27. On August 1, Knight did not have supervisory procedures concerning incident response. More specifically, Knight did not have supervisory procedures to guide its relevant personnel when significant issues developed. On August 1, Knight relied primarily on its technology team to attempt to identify and address the SMARS problem in a live trading environment. Knight’s system continued to send millions of child orders while its personnel attempted to identify the source of the problem. In one of its attempts to address the problem, Knight uninstalled the new RLP code from the seven servers where it had been deployed correctly. This action worsened the problem, causing additional incoming parent orders to activate the Power Peg code that was present on those servers, similar to what had already occurred on the eighth server. (page 8)
Knight Capital’s systems sent 97 emails to warn them that there was an issue. These emails were not used to prevent nor diagnose the issue. What good is an alert if there’s not one around to hear it? When thresholds are crossed the right people need to be contacted immediately to resolve the incident. Since computer systems run 24/7/365, teams are created to respond to issues whenever they arise. Whether a network operations center (NOC) or an on-call rotation schedule is implemented, the right people need to be contacted wherever they may be. If you are on-call, you own all incidents that come in and you must act quickly to resolve high severity problems. By coupling people with an incident, this create a sense of responsibility and accountability.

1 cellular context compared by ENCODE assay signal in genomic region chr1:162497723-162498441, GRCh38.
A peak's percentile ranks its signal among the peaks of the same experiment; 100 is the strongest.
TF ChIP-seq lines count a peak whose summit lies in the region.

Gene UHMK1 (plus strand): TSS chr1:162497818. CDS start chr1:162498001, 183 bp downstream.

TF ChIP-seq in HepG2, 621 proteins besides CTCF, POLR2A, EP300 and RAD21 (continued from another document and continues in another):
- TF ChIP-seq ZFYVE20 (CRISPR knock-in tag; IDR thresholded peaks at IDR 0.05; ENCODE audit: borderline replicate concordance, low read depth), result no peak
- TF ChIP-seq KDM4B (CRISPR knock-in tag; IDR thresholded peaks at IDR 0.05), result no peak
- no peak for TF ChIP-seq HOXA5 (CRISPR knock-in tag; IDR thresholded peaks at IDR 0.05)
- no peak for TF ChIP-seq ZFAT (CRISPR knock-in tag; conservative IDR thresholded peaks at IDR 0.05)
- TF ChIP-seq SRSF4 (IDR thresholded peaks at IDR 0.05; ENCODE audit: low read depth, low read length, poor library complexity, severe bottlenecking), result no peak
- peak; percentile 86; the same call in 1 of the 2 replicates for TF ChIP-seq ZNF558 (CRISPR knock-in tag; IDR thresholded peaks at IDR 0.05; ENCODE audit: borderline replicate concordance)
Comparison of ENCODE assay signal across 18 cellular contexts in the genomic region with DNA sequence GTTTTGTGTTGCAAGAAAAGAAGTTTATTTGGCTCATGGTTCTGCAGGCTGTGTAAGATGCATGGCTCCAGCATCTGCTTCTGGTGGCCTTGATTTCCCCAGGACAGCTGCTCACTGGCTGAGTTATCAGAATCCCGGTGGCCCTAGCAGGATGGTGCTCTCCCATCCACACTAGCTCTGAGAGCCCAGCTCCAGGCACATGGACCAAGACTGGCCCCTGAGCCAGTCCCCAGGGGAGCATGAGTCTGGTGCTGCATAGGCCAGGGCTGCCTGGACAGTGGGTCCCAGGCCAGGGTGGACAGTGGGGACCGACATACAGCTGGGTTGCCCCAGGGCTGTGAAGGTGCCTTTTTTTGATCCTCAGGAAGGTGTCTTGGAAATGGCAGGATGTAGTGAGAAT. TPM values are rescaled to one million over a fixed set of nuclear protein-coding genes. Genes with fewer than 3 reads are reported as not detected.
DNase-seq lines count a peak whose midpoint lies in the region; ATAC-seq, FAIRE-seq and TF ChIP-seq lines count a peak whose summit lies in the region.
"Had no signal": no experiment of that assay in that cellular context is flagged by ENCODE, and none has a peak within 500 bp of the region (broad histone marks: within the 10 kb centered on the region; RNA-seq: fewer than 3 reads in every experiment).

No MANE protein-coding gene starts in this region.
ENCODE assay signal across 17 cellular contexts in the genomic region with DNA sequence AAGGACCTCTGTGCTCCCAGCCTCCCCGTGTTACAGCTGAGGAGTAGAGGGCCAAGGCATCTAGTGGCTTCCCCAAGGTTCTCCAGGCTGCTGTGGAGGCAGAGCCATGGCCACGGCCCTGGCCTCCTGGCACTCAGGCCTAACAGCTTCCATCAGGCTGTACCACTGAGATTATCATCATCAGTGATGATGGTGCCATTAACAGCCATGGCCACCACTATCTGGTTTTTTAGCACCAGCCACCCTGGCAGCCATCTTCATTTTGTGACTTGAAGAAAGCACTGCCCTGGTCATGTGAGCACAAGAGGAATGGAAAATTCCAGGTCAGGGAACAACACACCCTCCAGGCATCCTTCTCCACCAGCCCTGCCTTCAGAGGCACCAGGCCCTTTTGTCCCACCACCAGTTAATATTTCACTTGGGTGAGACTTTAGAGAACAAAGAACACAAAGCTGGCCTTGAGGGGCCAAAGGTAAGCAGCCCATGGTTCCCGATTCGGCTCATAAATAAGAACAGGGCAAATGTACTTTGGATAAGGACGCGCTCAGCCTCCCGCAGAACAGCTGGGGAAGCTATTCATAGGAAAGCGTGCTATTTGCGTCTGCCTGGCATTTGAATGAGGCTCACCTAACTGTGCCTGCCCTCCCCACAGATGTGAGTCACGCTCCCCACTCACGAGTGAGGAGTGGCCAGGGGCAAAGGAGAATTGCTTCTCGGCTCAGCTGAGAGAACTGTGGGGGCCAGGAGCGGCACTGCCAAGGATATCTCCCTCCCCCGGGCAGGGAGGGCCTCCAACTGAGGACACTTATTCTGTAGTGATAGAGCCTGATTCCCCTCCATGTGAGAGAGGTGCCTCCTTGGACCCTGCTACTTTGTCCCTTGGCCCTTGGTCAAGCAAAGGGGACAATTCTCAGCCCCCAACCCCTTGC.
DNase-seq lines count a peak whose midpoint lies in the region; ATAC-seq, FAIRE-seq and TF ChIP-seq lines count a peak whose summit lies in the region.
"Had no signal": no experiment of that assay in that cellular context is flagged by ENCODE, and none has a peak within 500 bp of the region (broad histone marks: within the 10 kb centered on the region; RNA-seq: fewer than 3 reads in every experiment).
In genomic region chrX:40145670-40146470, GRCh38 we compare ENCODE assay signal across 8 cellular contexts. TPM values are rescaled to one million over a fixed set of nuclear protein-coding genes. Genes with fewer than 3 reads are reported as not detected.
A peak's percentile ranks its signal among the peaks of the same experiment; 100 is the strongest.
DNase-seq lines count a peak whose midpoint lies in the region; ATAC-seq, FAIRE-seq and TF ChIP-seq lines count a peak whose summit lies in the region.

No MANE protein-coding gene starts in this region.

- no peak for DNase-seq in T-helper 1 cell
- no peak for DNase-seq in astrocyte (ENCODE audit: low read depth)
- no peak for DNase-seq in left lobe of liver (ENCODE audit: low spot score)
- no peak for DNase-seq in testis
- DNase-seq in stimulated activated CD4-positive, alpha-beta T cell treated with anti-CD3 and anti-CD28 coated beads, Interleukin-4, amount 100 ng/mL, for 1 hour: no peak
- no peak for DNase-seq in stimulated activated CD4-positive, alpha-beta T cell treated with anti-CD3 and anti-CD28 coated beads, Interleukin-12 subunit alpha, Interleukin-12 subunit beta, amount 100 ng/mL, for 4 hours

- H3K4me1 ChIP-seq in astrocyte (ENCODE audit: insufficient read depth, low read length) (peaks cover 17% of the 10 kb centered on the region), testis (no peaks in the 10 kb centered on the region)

3. Learn From Previous Incidents.
33. Several previous events presented an opportunity for Knight to review the adequacy of its controls in their entirety. For example, in October 2011, Knight used test data to perform a weekend disaster recovery test. After the test concluded, Knight’s LMM desk mistakenly continued to use the test data to generate automated quotes when trading began that Monday morning. Knight experienced a nearly $7.5 million loss as a result of this event. Knight responded to the event by limiting the operation of the system to market hours, changing the control so that this system would stop providing quotes after receiving an execution, and adding an item to a disaster recovery checklist that required a check of the test data. Knight did not broadly consider whether it had sufficient controls to prevent the entry of erroneous orders, regardless of the specific system that sent the orders or the particular reason for that system’s error. Knight also did not have a mechanism to test whether their systems were relying on stale data. (page 10)
Knight’s August 2012 incident was not the first one they experienced. After losing $7.5 million from an October 2011 incident, Knight did not put enough controls in place to prevent future erroneous order entry. They should have used the $7.5 million loss as a small learning lesson – compared to their $450 million loss the following year – and re-evaluated the adequacy of their controls. After any incident is resolved, you need to analyze what happened and iterate upon your incident management process. Consistent and accurate measures can help uncover trends. These trends will then feedback into setting up thresholds and refining the people process for incidents, and ultimately, make incident management more efficient.
Don’t let problems fester; fix them immediately. Incidents are costly – customers get angry, reputations are blemished, and money is lost. In Knight Capital’s case, hundreds of millions are lost. The 3 best practices above are a cyclical, never-ending process, but it’s worth it.